We welcome paper proposals on the following or closely related topics, considered in a geofinancial context:

  • The ring-fencing of retail banking
  • Exchange-traded vs over-the-counter trading of derivatives
  • Electronic trading platforms
  • The past, present, and future of the “money markets” and shadow banking
  • The creation and transfer of risk
  • Capital requirements
  • Systemic risk and lender-of-last-resort capacity
  • Complexity and opacity in megabanking
  • Offshore vs onshore financial operations and income
  • Financial openness of developing economies

Financial Technology (Fintech) and the Spatial Economy

Chair: Eric Knight, University of Sydney

Co-chair: Dariusz Wójcik, University of Oxford

“Fintech” is a relatively new term that is being applied to the convergence of finance and technology to facilitate the creation of innovative financial products and services. The intersection of these two sectors has profound implications for the spatial economy and has a long history. This session seeks to attract papers that wish to explore the economic geography and spatial dimensions of the fin tech economy and emerging issues. Empirical studies are encouraged, but theoretical papers are also welcomed.

Financialization, uneven regional development and labour

Chairs: Michael Miessner, Stefanie Huertgen

The financialization of the economy has been widely discussed in academic discourse since the economic crisis that erupted in 2007. Already 2008 Pike and Pollard (p. 30) emphasized ‘that financialization provides a strong impetus to embed finance in the heart of our understanding of economic geographies’. Nevertheless, the crisis also demonstrated important limits of recently very influential regional development approaches stressing endogenous resources (Hadjimichalis and Hudson 2014). In sum, it can be said that studies on regional uneven development and financialization remain limited, and in particular regional work and production – once at the forefront of regional development theory – still need more attention.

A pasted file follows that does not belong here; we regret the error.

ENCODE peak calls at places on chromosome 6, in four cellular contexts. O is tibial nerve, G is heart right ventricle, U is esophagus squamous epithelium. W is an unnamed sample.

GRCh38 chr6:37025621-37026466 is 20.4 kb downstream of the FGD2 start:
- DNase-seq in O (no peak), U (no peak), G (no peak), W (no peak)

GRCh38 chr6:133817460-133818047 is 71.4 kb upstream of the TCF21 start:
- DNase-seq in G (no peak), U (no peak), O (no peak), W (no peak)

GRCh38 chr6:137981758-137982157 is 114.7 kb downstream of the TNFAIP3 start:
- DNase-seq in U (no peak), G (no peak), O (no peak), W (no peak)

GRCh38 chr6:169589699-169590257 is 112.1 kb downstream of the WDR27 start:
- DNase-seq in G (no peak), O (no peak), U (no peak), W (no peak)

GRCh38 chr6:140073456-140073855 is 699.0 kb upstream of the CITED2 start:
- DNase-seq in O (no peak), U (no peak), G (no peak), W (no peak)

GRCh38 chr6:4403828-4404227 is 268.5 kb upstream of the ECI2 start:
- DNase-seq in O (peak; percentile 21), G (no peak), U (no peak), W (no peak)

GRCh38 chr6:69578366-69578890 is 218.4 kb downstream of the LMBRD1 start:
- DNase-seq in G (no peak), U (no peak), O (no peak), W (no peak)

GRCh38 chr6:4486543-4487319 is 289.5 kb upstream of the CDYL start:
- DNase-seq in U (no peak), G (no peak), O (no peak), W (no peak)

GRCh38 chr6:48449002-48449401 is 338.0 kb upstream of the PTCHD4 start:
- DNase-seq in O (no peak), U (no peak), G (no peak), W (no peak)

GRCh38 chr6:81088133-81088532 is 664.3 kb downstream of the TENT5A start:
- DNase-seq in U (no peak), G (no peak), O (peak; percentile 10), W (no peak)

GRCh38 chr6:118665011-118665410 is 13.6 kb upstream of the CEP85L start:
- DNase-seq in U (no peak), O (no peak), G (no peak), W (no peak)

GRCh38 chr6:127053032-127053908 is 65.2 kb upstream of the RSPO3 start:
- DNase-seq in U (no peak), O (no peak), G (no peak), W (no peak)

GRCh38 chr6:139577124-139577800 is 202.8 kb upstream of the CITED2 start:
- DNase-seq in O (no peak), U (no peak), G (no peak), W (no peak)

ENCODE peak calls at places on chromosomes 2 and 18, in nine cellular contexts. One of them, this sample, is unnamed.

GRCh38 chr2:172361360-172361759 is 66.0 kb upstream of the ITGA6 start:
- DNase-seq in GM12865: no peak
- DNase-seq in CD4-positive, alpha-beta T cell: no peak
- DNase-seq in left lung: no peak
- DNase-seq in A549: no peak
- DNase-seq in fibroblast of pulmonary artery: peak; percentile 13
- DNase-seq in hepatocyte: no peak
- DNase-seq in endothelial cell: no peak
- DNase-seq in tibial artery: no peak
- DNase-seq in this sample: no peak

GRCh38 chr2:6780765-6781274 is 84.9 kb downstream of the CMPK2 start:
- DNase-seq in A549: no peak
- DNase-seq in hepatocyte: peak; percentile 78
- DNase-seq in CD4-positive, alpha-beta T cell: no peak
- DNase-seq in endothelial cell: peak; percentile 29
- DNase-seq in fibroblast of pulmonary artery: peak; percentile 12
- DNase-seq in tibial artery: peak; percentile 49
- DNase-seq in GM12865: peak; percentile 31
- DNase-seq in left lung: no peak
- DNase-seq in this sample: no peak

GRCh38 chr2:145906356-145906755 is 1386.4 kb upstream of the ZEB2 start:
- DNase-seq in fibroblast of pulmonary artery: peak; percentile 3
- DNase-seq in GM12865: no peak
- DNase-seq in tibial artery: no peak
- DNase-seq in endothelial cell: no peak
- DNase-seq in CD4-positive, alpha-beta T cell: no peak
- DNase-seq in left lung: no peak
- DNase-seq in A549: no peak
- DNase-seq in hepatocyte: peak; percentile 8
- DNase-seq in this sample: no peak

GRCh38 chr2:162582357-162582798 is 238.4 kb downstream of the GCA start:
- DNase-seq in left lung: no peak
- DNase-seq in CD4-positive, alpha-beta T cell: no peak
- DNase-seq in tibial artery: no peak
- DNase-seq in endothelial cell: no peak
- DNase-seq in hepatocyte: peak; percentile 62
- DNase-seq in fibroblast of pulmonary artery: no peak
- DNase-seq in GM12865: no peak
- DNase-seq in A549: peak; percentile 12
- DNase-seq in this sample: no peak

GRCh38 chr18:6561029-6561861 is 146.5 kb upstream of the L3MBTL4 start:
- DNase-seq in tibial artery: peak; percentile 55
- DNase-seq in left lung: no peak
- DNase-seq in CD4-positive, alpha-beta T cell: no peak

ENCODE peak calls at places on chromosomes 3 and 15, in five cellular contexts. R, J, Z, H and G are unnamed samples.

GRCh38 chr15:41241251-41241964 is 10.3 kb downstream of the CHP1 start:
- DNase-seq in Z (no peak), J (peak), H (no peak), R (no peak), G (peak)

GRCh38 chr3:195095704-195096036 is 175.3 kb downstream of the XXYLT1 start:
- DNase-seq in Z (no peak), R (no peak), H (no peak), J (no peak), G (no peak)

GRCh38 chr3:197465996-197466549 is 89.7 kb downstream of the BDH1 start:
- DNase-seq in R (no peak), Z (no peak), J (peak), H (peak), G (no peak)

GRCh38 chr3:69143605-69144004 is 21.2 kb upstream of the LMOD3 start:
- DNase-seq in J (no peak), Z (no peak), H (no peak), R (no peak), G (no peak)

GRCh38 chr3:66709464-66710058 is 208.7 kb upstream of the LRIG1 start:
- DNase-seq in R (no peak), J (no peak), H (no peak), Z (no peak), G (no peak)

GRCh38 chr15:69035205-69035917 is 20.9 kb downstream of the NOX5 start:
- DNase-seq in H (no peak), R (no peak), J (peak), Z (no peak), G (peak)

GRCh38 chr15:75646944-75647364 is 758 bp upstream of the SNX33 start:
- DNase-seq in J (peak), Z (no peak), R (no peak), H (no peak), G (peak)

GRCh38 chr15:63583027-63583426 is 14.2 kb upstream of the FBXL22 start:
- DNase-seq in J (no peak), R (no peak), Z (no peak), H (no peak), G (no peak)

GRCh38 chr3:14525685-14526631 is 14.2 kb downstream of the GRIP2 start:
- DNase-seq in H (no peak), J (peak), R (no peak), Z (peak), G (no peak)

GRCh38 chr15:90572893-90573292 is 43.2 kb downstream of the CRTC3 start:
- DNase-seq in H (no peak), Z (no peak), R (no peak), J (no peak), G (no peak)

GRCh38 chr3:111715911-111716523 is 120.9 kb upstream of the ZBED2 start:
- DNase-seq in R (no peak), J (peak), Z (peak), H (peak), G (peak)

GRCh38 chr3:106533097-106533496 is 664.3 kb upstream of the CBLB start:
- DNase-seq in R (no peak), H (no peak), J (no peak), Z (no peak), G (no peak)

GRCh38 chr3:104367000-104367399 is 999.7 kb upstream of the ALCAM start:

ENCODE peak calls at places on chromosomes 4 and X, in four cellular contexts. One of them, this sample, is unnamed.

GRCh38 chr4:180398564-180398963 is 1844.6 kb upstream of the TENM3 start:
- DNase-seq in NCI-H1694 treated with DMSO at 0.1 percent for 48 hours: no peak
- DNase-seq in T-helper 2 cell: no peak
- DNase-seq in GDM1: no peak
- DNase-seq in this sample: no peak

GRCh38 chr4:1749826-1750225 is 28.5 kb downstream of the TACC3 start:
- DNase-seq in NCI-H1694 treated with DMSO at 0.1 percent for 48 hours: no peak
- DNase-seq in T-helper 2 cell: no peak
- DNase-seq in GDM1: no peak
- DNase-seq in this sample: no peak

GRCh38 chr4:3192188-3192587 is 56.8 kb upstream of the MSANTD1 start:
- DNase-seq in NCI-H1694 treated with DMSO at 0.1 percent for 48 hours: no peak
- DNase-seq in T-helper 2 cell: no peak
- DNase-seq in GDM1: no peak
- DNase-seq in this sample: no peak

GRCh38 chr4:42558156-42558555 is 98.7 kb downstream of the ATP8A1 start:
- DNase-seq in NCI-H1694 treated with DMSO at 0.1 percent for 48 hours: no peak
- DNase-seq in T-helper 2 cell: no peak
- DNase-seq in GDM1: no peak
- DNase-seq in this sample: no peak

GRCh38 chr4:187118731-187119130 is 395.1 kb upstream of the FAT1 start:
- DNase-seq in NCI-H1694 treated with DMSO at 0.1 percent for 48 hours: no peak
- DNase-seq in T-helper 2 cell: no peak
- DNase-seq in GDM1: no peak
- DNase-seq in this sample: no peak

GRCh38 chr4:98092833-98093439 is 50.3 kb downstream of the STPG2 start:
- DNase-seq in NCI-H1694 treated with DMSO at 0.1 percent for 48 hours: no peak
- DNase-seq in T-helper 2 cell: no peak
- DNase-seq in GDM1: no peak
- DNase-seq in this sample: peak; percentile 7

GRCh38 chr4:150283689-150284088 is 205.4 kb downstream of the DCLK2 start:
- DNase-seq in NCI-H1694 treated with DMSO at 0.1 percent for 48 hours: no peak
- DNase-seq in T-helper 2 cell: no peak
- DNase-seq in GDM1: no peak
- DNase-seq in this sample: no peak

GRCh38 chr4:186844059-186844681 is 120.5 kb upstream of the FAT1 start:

Ten years after Pike and Pollards analysis, we would like to investigate the implications of financialization for regional development, with a special focus on labour and production processes. We invite papers focusing the following or related issues:

  1. Is financialization a ‘profoundly spatial phenomenon’ as French et al (2011: 800) argue? Hence, how can we investigate the spatial implications of financialization?
  2. How is financialization connected to the production and labour process? What does this mean for ‘labour geographies’ (Herod 1997)?
  3. How are labourers included in the financial system? Does the growing ‘debtfarism’ (Hembruff/Soederberg 2015) of labourers implicate any spatial consequences?
  4. What do the financialization of the production and labour process as well as the inclusion of labourers in the financial system entail for regional development? What kind of ‘spatial division of labour’ (Massey 1995) do we face?

Financing Environmental Sustainability

Chairs: Janelle K Knox-Hayes (Massachusetts Institute of Technology – MIT)

Co-Chair: Sabine Dörry (Luxembourg Institute of Socio-Economic Research – LISER)